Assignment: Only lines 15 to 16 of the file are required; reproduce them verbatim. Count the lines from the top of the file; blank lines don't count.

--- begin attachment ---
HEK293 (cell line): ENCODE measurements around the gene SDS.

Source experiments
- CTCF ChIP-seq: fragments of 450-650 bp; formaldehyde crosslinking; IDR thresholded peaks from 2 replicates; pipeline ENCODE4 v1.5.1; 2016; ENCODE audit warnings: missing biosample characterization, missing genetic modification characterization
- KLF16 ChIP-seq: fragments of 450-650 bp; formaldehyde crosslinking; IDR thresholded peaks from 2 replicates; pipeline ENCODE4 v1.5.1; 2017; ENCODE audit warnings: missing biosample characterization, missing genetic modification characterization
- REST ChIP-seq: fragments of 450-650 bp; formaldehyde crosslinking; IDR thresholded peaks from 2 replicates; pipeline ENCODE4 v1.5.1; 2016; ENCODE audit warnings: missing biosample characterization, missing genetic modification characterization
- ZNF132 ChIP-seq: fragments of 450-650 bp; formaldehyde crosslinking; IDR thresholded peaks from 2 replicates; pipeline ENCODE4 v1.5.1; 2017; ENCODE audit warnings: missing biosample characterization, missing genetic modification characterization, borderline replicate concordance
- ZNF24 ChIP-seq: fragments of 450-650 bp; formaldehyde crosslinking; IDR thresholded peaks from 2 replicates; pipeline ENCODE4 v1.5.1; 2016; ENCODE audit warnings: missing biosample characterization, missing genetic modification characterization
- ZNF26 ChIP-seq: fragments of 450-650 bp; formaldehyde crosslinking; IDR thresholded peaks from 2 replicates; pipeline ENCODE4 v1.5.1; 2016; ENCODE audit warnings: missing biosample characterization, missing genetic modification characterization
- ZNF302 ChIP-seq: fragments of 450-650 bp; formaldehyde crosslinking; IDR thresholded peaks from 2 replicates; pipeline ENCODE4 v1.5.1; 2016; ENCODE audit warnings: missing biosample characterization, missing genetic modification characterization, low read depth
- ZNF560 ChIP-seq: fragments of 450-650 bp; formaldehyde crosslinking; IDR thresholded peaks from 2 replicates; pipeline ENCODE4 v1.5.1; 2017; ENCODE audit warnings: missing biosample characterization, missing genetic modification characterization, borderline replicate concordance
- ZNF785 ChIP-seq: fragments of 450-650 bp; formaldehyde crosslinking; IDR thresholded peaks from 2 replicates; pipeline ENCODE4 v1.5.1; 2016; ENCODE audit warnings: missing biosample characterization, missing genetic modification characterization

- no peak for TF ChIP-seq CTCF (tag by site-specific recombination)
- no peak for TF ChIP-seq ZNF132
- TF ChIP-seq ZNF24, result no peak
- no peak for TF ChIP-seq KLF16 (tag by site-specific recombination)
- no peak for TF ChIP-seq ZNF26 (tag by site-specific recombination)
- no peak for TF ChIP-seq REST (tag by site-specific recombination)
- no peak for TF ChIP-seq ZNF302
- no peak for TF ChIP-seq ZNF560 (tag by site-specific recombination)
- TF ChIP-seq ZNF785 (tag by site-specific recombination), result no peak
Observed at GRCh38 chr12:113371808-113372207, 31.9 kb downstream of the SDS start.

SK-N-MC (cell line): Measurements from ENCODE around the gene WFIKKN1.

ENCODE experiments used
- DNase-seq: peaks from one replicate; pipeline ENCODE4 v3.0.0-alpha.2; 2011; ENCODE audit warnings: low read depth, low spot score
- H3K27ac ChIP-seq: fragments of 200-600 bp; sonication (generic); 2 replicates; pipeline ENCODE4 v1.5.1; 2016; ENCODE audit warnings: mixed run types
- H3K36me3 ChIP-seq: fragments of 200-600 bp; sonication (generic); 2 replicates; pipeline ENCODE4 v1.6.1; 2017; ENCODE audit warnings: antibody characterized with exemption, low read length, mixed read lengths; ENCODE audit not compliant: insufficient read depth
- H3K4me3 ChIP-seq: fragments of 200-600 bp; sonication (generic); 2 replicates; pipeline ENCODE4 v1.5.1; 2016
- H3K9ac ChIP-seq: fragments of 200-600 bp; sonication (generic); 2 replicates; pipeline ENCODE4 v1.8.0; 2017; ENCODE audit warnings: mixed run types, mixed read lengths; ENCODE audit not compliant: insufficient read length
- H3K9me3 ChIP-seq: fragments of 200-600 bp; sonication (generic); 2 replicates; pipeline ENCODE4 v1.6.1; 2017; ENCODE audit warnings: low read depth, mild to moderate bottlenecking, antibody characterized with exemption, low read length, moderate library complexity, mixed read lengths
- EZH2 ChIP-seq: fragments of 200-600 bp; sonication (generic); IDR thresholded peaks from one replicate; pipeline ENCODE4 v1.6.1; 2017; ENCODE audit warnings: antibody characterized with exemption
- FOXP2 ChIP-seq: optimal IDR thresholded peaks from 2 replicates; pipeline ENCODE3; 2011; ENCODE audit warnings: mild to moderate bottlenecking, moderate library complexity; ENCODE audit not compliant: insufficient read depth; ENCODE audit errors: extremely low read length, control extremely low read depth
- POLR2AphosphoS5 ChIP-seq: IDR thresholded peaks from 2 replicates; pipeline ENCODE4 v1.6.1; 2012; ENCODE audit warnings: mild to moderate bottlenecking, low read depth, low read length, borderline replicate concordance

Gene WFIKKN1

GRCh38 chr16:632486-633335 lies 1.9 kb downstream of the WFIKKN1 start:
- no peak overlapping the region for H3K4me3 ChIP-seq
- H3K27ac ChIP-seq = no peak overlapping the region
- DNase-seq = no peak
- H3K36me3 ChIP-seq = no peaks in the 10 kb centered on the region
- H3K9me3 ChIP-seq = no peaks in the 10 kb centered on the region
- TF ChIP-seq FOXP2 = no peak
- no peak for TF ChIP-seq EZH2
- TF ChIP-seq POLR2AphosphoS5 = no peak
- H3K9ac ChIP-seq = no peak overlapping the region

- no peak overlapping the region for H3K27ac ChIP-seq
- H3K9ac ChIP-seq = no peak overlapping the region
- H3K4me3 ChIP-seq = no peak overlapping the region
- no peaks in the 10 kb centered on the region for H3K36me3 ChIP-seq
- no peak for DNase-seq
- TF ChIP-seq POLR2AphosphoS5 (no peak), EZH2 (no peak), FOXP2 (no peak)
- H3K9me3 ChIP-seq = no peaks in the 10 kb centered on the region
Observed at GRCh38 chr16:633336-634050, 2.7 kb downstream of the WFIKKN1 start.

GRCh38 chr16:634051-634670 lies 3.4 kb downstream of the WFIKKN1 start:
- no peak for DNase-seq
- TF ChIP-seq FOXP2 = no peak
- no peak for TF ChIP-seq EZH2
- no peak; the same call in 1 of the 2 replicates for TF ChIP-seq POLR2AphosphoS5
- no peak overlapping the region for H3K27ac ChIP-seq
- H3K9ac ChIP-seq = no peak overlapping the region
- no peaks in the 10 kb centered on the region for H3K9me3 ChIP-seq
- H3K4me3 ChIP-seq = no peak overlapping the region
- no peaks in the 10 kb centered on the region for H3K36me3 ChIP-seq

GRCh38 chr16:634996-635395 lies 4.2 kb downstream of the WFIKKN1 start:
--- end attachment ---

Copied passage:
- no peak for TF ChIP-seq KLF16 (tag by site-specific recombination)
- no peak for TF ChIP-seq ZNF26 (tag by site-specific recombination)